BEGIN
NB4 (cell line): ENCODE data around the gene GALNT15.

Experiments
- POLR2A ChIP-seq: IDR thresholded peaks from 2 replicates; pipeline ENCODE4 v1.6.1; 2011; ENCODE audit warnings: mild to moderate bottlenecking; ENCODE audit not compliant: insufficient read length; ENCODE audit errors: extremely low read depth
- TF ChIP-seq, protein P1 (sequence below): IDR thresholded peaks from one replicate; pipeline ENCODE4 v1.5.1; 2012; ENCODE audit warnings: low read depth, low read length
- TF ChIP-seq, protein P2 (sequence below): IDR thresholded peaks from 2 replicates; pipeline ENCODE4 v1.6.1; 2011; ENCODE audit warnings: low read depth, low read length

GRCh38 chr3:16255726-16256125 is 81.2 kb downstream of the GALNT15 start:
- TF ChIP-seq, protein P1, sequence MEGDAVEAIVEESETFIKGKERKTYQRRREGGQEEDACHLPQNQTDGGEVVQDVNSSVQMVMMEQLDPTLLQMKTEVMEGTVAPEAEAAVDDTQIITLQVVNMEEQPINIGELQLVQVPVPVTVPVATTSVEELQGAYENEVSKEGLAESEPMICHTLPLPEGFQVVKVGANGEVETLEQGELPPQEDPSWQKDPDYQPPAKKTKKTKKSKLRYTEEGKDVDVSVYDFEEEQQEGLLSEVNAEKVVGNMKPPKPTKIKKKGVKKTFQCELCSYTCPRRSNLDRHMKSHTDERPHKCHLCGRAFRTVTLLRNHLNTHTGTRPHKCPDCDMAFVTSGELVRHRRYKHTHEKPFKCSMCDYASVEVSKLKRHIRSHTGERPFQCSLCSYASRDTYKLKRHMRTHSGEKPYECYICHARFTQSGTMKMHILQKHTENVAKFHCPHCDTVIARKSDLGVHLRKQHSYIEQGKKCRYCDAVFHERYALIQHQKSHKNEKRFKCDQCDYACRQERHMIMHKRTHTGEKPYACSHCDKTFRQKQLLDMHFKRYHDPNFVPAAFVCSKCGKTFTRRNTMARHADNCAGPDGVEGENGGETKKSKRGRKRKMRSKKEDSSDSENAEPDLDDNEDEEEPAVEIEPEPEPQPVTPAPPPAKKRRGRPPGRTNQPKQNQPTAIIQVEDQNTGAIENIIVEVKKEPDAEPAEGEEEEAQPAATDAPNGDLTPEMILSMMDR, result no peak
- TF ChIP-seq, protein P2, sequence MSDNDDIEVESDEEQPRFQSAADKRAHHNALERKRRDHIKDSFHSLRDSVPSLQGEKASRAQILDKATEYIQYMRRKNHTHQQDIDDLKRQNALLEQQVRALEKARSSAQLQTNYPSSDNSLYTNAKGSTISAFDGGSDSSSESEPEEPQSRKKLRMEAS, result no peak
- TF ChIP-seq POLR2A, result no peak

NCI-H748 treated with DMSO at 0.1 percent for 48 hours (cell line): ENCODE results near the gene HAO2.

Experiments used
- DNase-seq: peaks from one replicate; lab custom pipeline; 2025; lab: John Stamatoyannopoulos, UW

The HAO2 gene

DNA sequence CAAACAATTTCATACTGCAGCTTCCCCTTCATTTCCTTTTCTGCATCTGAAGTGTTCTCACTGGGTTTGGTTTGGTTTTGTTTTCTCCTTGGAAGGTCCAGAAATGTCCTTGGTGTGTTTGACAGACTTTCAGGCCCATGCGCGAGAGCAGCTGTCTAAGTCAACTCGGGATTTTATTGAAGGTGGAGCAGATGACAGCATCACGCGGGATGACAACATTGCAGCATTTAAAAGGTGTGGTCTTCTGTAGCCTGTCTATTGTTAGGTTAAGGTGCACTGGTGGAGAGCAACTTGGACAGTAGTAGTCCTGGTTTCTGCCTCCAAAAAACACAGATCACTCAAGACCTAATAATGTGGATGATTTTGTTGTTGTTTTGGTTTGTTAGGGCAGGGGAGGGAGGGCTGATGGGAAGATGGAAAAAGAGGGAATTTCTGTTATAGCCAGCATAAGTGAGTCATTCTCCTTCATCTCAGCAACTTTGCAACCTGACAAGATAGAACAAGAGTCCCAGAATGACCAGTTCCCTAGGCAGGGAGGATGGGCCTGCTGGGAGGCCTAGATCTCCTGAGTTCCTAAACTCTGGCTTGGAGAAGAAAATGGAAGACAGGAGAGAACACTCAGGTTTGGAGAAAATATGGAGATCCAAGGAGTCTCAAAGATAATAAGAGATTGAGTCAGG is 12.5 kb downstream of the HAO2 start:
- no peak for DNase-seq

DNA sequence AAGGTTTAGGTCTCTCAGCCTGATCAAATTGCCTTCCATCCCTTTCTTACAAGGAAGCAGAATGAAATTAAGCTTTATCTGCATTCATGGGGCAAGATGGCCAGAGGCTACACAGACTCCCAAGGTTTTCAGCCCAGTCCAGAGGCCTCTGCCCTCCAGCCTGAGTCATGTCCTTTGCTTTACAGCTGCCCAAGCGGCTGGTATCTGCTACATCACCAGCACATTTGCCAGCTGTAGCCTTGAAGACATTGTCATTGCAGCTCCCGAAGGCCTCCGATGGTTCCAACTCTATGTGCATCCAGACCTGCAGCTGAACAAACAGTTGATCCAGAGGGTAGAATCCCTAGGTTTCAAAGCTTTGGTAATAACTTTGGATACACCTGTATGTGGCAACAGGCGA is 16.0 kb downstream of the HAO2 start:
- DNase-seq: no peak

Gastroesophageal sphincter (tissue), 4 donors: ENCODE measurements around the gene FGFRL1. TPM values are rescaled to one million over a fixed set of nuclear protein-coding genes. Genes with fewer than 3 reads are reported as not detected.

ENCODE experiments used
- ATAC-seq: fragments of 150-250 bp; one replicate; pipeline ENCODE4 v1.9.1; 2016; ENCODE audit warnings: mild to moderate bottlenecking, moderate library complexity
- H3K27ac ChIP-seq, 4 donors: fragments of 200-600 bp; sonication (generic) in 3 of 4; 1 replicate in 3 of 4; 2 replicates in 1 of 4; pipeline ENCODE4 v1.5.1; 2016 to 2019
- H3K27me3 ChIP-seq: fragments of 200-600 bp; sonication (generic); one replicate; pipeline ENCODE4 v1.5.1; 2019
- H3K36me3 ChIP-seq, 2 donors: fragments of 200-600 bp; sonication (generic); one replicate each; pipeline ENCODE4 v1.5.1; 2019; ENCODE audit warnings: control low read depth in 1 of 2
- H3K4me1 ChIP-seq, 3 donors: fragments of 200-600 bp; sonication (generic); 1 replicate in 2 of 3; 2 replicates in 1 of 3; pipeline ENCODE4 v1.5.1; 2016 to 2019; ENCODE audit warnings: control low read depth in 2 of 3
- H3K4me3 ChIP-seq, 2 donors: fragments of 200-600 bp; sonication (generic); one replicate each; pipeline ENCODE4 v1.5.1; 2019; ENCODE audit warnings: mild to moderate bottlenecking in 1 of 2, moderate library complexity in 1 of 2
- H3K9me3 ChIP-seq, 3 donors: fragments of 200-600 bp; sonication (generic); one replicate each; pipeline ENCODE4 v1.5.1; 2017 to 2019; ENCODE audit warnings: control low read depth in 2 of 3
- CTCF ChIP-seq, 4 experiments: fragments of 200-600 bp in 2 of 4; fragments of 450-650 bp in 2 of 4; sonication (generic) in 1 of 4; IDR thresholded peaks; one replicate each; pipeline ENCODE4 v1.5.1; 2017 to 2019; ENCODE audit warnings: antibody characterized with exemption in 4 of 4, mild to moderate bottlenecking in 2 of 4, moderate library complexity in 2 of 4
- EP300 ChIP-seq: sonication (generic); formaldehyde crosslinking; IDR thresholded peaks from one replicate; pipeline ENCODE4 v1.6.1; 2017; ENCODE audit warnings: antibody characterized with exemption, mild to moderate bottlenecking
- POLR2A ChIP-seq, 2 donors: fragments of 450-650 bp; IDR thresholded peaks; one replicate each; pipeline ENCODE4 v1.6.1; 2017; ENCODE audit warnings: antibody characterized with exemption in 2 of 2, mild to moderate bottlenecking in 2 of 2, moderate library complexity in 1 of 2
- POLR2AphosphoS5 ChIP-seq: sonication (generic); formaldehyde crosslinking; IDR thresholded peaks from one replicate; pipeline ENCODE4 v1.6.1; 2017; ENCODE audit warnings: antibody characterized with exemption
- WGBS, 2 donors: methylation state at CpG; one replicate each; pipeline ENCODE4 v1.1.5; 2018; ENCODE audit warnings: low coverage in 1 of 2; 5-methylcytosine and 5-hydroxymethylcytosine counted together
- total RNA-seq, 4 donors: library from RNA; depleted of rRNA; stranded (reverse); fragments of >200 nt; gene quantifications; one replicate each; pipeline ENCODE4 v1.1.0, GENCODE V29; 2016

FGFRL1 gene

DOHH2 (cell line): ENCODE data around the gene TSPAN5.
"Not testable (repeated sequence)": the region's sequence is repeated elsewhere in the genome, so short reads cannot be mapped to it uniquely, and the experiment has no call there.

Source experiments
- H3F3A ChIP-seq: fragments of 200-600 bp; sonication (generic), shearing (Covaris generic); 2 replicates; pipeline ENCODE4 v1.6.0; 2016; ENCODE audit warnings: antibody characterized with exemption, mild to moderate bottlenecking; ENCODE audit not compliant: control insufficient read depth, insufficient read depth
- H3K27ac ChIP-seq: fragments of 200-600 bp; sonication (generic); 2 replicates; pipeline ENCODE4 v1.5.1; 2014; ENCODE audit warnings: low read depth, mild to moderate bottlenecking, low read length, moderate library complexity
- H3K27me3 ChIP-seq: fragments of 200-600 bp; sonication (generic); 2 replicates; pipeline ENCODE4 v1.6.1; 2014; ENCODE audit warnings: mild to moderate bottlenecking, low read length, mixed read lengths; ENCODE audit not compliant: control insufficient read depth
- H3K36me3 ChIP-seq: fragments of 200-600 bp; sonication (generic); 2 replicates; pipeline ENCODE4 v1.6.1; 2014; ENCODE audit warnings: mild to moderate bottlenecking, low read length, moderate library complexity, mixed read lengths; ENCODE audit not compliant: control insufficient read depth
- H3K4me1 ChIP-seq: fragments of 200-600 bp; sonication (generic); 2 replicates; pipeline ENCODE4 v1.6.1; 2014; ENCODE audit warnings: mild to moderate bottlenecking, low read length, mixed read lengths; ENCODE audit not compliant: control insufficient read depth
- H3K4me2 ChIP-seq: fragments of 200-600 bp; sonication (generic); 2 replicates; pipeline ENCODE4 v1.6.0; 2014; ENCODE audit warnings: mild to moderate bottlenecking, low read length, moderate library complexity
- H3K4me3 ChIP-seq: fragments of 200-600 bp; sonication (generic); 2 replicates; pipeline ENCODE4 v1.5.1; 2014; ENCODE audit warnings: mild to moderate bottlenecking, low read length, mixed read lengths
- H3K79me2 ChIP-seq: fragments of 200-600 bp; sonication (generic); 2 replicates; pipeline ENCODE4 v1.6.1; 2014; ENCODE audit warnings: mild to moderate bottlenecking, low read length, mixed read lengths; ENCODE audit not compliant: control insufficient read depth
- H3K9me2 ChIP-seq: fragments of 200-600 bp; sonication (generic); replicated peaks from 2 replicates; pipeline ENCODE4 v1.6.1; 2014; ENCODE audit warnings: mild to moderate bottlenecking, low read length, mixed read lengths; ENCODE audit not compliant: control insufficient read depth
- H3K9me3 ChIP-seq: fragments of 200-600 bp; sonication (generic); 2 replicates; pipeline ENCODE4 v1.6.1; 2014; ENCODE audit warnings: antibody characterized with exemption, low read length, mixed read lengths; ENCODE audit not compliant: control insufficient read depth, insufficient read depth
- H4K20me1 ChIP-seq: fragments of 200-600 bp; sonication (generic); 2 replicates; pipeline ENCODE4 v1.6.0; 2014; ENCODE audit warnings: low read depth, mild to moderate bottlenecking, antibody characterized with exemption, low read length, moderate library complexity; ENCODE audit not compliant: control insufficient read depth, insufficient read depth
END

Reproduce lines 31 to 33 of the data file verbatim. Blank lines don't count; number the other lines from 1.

- WGBS, 2 donors: methylation state at CpG; one replicate each; pipeline ENCODE4 v1.1.5; 2018; ENCODE audit warnings: low coverage in 1 of 2; 5-methylcytosine and 5-hydroxymethylcytosine counted together
- total RNA-seq, 4 donors: library from RNA; depleted of rRNA; stranded (reverse); fragments of >200 nt; gene quantifications; one replicate each; pipeline ENCODE4 v1.1.0, GENCODE V29; 2016

FGFRL1 gene